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Old 12-16-2013, 03:28 PM
 
572 posts, read 544,170 times
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Quote:
Originally Posted by MDAllstar View Post
Do you have any idea how much residential is being built around D.C.'s metro system? About 40,000 housing units are being built within a 1/2 mile of all of D.C.'s metro station's over the next 4 years. You won't recognize any of these places going forward. You will see soon enough.

Pipeline: New condos and apartments coming to DC metro area
Ok. But the places that have tons of residential aren't exactly bustling after work hours. It's not just a residential component. These places were built from scratch and it shows. Places like Crystal City and Pentagon City have had residential for 20-30 years. Where are the people? Don't say in the underground mall thing either. It's just as dead outside of 9-5.
Crystal City is such a bizarre place. You see all of these highrises, office and residential, and nobody on the street. It's like something out of a sci fi movie.

This is urban to you? Really? Ok.
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Old 12-16-2013, 03:30 PM
 
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Quote:
Originally Posted by MichiVegas View Post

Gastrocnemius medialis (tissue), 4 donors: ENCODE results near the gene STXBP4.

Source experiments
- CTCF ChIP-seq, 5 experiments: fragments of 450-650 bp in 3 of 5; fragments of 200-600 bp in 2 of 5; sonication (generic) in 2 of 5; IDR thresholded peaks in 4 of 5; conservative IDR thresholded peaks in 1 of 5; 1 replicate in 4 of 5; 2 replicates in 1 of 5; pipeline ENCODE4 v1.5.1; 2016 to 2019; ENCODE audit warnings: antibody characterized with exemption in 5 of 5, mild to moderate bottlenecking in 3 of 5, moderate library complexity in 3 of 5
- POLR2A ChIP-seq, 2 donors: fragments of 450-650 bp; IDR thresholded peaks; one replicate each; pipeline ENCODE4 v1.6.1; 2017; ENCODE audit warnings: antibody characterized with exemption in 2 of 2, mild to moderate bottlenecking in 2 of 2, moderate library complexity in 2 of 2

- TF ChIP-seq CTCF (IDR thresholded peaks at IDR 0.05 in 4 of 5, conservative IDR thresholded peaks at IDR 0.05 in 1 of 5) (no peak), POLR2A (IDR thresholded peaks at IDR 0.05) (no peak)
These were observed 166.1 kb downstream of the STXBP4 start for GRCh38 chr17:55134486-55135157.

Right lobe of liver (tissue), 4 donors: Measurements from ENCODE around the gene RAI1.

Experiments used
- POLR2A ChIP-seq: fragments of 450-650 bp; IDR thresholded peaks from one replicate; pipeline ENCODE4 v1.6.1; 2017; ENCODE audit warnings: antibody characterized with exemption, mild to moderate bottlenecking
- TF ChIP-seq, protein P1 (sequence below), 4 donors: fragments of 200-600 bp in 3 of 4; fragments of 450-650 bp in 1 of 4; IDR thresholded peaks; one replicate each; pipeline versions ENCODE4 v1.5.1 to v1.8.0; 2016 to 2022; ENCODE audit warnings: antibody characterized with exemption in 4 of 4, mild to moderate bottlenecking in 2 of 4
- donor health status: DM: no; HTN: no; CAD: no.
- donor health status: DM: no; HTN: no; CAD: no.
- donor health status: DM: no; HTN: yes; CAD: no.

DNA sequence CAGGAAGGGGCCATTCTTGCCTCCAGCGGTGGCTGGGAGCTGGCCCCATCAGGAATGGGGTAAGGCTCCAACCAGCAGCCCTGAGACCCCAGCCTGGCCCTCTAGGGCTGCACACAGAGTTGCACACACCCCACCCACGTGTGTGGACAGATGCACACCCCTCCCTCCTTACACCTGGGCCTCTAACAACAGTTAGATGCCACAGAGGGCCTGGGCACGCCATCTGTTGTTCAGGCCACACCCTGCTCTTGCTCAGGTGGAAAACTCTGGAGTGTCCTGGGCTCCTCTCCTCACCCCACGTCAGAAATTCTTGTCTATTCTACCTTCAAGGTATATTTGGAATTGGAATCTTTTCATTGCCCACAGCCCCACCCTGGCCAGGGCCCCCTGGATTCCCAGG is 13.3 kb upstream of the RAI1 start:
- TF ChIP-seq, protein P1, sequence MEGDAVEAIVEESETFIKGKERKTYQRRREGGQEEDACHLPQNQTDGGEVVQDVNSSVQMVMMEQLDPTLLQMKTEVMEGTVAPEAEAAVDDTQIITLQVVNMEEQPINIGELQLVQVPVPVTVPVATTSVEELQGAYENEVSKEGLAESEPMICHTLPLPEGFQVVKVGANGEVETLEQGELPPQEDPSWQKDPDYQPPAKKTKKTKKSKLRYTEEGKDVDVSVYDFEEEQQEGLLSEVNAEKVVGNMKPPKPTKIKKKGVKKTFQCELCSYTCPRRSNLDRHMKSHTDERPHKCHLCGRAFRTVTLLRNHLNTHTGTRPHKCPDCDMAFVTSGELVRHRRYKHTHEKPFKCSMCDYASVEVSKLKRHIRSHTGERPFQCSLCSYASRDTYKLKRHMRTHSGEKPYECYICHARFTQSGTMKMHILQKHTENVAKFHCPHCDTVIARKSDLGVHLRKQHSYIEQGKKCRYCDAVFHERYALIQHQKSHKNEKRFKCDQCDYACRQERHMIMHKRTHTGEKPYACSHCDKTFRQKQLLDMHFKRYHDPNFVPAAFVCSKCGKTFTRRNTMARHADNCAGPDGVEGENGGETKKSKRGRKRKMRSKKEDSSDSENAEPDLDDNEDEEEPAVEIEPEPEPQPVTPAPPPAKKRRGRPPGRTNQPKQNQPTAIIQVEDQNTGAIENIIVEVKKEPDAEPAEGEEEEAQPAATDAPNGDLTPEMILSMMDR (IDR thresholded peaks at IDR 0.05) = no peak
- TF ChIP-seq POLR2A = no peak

First, Bethesda is overwhelmingly single family detached homes, so the notion that you "can't have it and be urban" is strange indeed. I thought Bethesda was Example A of DC suburbia, yet it's mostly single family sprawl.

Second, Montclair is much older and more walkable and accessible for transportation alternatives than Bethesda. It was established before cars dominated, and looks it. It has real streetcar suburban feel, not a bunch of strip malls and office parks squeezed next to a commuter station, and then nothing but postwar sprawl.

Third, DC doesn't have many highrises, and Paris has fewer still. Paris may be the best urbanity on earth, so saying that highrises are necessary for urbanity is odd indeed.

Montclair, BTW, is not really unique. There are dozens of Montclairs in the NYC area. I think they all are equal or better than a place like Bethesda or Silver Spring when it comes to urban form.